A least 15 local finalists are in this year's Martha Stewart American Made contest, an annual quest to find the best local artisans and entrepreneurs making handmade goods across the country

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It started with a turtle.

Chad Ackley and Derek Smiertka of Ferndale wanted to buy a pet turtle but there was a problem: They couldn't find an aquarium they liked.

So Smiertka decided to build his own. Using salvaged glass from old windows, he soldered together a massive 6-foot-long, 3-foot-wide, seven-foot-tall terrarium that they put in their Ferndale living room. That was the start of a now rapidly growing business, Lead Head Glass, and a line of terrariums, all made of salvaged glass and wood from deconstructed Detroit homes.

"We're humbled by how quick we've caught the attention of stores and the buying public," says Smiertka, who says their terrariums, modeled after 19th century Wardian cases, now are sold at roughly 20 stores across Metro Detroit including Fleur Detroit and English Gardens in Royal Oak.

Lead Head Glass is one of at least 15 local finalists in this year's Martha Stewart American Made contest, an annual quest to find the best local artisans and entrepreneurs making handmade goods across the country. Divided into four categories — crafts, design, food, and style — winners receive $10,000, a trip for two to New York, a spread in Martha Stewart Living, and other prizes. The winners will be announced Oct. 17, including an audience choice winner (see box for voting details).

Smiertka says winning would help he and Ackley find a new outside studio — they currently work out of their Ferndale basement and "are bursting at the seams" — and hire more staff.

Still, just being recognized "by your peers and friends, and being chosen as a finalist, is just an amazing notch," says Smiertka.

Alex Drew & No One, a Brooklyn-born, Detroit-based design studio that makes modern furniture, is another local finalist. Inspired by modern art and architecture, Alex Rosenhaus and partner Drew Arrison's line of tables debuted at Architectural Digest's Home Show in March and it's only been building momentum since then.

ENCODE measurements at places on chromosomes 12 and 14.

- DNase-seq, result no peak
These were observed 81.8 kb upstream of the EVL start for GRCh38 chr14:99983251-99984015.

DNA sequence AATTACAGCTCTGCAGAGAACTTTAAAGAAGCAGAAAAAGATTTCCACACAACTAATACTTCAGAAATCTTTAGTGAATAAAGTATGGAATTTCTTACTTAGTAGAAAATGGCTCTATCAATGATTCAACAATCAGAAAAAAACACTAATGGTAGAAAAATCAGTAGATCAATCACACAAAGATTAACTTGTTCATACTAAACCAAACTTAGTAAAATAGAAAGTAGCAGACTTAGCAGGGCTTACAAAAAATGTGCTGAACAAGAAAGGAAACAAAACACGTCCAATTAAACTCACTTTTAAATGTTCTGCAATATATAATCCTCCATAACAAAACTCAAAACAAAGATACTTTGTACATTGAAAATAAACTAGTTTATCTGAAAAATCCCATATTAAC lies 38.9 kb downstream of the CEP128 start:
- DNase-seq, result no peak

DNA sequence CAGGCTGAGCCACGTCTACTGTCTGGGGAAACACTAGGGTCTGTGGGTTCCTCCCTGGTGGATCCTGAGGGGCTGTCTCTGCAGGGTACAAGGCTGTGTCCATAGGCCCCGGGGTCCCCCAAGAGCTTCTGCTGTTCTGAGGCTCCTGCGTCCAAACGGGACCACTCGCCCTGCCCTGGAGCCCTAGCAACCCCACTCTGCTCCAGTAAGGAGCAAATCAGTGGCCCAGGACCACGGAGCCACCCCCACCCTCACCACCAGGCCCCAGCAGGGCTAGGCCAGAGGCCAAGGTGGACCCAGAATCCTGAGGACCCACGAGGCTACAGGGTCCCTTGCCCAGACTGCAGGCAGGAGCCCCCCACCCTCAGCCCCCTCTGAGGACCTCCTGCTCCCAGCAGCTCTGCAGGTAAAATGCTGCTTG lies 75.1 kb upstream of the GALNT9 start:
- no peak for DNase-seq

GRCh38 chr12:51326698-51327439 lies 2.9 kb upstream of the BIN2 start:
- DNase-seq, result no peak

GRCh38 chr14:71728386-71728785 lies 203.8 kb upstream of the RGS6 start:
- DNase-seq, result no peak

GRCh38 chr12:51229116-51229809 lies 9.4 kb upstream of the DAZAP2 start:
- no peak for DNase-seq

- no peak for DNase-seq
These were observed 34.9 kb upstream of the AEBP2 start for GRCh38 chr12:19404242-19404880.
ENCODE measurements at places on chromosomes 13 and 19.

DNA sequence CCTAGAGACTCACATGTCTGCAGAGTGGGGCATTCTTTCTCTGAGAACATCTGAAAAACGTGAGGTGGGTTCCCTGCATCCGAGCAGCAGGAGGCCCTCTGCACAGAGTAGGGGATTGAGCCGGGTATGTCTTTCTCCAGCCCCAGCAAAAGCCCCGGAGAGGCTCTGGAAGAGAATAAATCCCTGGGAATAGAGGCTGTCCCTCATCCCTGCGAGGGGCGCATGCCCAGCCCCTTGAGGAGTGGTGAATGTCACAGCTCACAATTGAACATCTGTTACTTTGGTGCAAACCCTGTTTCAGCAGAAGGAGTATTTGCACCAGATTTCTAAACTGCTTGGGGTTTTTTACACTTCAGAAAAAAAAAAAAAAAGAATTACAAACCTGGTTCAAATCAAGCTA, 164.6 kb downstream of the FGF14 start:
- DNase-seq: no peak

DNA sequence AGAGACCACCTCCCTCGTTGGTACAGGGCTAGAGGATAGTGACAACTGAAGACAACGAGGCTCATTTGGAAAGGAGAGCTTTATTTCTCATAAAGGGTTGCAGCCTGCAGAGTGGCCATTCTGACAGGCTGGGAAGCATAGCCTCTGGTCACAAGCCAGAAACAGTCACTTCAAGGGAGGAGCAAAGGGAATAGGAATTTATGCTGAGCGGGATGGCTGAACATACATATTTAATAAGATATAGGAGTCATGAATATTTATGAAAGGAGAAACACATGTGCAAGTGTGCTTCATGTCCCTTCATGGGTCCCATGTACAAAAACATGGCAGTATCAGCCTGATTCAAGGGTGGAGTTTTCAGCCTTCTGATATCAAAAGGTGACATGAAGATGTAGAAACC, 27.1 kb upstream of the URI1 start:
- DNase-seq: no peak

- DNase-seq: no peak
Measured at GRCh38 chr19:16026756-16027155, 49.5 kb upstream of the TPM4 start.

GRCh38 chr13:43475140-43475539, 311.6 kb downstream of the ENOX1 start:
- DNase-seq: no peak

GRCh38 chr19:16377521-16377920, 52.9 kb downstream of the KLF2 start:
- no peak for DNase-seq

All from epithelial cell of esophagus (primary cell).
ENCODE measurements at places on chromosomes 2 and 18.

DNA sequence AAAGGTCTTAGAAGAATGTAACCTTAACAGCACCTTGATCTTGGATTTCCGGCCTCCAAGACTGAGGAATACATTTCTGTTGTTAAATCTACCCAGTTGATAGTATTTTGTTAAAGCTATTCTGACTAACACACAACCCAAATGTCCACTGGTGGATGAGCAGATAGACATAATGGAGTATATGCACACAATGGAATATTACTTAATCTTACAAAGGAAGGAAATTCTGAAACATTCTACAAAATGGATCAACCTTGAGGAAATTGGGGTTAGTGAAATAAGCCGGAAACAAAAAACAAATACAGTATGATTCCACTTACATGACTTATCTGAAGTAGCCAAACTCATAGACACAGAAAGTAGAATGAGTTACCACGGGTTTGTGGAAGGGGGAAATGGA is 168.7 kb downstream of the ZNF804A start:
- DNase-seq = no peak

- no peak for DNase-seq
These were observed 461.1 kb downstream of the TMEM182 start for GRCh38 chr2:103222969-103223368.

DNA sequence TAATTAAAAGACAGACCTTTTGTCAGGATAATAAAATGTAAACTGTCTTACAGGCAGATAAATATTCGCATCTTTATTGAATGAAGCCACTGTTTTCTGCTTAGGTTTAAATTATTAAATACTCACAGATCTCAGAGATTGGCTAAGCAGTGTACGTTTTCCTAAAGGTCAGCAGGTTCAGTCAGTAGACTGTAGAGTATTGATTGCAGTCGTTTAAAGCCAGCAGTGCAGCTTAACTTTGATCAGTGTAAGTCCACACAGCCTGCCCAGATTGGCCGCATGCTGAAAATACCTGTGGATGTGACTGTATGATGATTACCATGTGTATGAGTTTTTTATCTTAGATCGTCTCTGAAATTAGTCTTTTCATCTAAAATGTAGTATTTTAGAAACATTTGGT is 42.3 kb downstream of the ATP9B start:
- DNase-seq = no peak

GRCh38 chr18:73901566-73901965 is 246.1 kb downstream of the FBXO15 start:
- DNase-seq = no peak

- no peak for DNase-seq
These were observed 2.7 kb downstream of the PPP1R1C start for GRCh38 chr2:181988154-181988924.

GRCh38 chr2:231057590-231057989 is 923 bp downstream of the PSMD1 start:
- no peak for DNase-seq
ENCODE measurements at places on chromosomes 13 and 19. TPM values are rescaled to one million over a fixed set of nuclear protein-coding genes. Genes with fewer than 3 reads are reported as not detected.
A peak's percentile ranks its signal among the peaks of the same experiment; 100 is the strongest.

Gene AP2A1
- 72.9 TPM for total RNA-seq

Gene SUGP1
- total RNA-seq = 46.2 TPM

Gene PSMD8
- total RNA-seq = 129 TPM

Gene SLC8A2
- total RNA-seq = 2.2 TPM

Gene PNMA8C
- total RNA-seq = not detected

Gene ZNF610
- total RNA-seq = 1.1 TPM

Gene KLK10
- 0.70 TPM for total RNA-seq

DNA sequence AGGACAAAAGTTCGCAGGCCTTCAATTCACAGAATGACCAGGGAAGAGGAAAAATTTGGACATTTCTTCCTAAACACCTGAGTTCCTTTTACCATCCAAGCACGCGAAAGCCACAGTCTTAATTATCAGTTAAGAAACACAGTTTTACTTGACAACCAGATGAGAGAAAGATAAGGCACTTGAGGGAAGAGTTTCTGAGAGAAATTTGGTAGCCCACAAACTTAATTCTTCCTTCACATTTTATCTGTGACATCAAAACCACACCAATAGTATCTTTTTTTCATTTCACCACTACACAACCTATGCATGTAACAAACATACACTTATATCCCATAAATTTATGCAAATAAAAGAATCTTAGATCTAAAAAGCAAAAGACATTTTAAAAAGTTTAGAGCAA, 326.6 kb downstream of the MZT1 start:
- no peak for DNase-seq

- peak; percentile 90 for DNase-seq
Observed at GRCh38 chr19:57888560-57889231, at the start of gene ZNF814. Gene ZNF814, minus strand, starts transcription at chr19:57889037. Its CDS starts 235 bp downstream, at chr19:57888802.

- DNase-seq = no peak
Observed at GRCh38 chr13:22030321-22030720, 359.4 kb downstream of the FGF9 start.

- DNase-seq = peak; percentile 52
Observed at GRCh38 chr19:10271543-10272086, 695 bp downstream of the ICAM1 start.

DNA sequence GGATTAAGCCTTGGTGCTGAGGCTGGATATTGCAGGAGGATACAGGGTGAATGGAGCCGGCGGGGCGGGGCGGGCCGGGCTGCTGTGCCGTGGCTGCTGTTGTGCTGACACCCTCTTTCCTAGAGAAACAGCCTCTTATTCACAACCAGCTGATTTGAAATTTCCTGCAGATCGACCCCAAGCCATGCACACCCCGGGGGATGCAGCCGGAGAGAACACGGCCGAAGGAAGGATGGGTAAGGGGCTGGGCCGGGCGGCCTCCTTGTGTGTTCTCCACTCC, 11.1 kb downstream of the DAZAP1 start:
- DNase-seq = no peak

Working with both reclaimed and natural wood, Rosenhaus, who grew up in Farmington Hills, says "we try to find really beautiful pieces and showcase that."

"We like metal work and how light plays with positive and negative space," she says. Each piece is handcrafted and the joinery "is a very traditional style," she says.

Another finalist, Nicole Hodsdon of Ciseal (which is Gaelic for "layer"), was an engineer before deciding to pursue a more creative career path making furniture from bent plywood. She glues thin, flexible sheets of wood or veneer together over a mold.

"The sheets are flexible enough to take the shape of the mold and when the glue between the layers dries they are held to that shape forever," says Hodsdon. "So I'm actually making my own plywood that's bent instead of the flat sheets that you usually see."

After hearing things like "girls don't make furniture," Hodsdon says winning Stewart's contest would be an affirmation of her work: "It would also be great to have a bit of a head start financially to build the hand crafted bent plywood shop of my dreams."

mfeighan@detroitnews.com

(313) 223-4686

American Made

At least 15 Detroit-area artisans, furniture makers and entrepreneurs are finalists in Martha Stewart's 2014 American Made contest. Votes can be cast until Oct. 13 — up to 6 times a day — for the Audience Choice Award. Go to marthastewart.com/americanmade/nominees. Finalists include:

■ Alex Drew & No One (Design: Furniture & Home Accessories)

■ Ciseal (Design: Furniture & Home Accessories)

■ Detroit Dirt (Food, Agriculture & Sustainability)

■ Detroit Fiber Works (Crafts: Fiber Crafts)

■Lead Head Glass (Crafts: Ceramics, Pottery, Glass)

■Smith Shop (Design: Furniture & Home Accessories)

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